Geography Class 12 Notes Chapter 8 Transport and Communication
Transport is a facility or a service for the carriage of persons and goods from one place to another using humans, animals and different kinds of vehicles. It is an organised service industry that handles loading, unloading and delivery.
Modes of Transportation
- The main modes of transportation are land, water, air and pipelines. These are used for inter-regional and intra-regional transport, and each one (except pipelines) carries both passengers and goods.
- Several places (nodes) join together by a series of routes (links) to form a pattern is called transport network.
This includes movement of goods and services over land i.e. roads and rails. Earlier humans themselves were carriers such as in palanquin (palki or doli), later pack animals such as mules, horses, camels were used. Dogs and reindeers were used in North America. In India, bullocks were used to pull carts. The revolution came after invention of steam engine in 18th century that started railways and roadways with the invention of internal combustion engines.
Among the new means of land transport are pipelines, ropeways and cableways. Rope and cableways are generally found on steep mountain slopes and mines, which are not suitable for building roads.
It is most economical for short distance and gaining importance for freight transport due to its door to door service. Metalled roads are all weather roads while unmetalled roads are not serviceable in all seasons due to their simple construction. Though heavy rains and floods make both the roads unserviceable. The quality, construction and maintenance of roads is better in developed countries than in developing countries as it requires heavy expenditure.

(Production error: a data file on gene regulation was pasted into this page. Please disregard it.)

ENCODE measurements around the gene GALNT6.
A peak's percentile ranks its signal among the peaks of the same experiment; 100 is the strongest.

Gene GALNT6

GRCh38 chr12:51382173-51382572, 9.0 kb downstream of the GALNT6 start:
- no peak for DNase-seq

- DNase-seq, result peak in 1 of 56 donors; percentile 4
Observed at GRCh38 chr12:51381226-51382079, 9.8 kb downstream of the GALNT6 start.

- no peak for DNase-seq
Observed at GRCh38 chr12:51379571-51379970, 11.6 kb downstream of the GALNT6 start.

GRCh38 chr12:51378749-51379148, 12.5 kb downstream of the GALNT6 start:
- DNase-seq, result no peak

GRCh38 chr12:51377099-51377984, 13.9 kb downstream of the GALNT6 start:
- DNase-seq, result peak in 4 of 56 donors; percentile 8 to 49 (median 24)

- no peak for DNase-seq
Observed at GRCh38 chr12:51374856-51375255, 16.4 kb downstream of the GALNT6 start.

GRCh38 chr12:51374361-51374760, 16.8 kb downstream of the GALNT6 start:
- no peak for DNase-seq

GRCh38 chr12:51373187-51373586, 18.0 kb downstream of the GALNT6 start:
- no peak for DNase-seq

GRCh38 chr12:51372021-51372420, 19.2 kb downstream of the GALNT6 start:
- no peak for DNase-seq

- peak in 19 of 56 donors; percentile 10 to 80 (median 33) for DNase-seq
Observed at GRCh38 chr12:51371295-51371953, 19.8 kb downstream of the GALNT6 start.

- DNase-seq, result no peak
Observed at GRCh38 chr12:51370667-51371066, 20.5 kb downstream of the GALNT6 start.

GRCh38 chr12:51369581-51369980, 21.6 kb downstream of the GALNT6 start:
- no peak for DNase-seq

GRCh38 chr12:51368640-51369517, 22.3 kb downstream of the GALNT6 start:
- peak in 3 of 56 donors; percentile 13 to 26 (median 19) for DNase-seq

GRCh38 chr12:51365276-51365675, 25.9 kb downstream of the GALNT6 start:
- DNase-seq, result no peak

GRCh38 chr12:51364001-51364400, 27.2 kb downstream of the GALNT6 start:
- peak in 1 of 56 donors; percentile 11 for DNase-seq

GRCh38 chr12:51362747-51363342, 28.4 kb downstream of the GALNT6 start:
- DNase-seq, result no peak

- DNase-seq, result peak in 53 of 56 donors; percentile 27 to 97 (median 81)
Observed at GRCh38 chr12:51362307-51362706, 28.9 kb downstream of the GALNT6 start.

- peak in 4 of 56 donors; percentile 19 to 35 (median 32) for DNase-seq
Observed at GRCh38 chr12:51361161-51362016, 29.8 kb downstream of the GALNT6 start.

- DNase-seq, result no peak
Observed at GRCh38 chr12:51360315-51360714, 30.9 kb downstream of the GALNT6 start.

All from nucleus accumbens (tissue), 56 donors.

- The total motorable road length of the world is only about 15 million km, in which North America separately accounted 33%. Although, North America in compare to Western Europe registered highest number of vehicles as well as highest road density.
- Road density is the total length of roads per hundred square kilometre of area.
Countries and their Road Density
It refers to traffic on roads that has increased dramatically in recent years. As the road network cannot cope with the demands of traffic, so congestion occurs.
- They are metalled roads connecting distant places for unobstructed vehicular movement. These are 80m wide with separate traffic lanes, bridges, flyovers and dual carriageways
- In North America, there is dense network of highways. Pacific coast is linked to Atlantic coast, Vancouver is connected to Newfoundland by Trans-Canadian highway and Edmonton is connected to Anchorage through Alaskan highway.
- Trans-continental Stuart highway connects Darwin, Melbourne to Alice springs in Australia. Europe has well developed highway network. Moscow-Vladivostok highway is important for Russia. Highways criss-cross the country in China.
- In India, National Highway No.7 (NH7) connecting Varanasi and Kanyakumari is the longest highway of the country. (The golden quadrilateral or super expressway is under construction). Now, NH-44 became the longest running highway in India. It connects Srinagar to Kanyakumari. NH-7 is renamed as National Highway 44. In Africa, Algiers in North is connected to Guinea and Cairo connected to Capetown in South.
These are roads laid along international boundaries. These roads help in transport of goods to border areas and military camps.
Railways are best suited for the transportation of bulky goods and passengers over long distances. Highly industrialised areas, urbanised regions and mineral rich areas are linked to railways for the transportation of ores, grains, timber and machinery. All the continents have dense network while Europe is having the highest density of railways. The railway network of Africa, Asia and South America connects the mineral rich and fertile areas and is developed primarily to utilise the natural resources.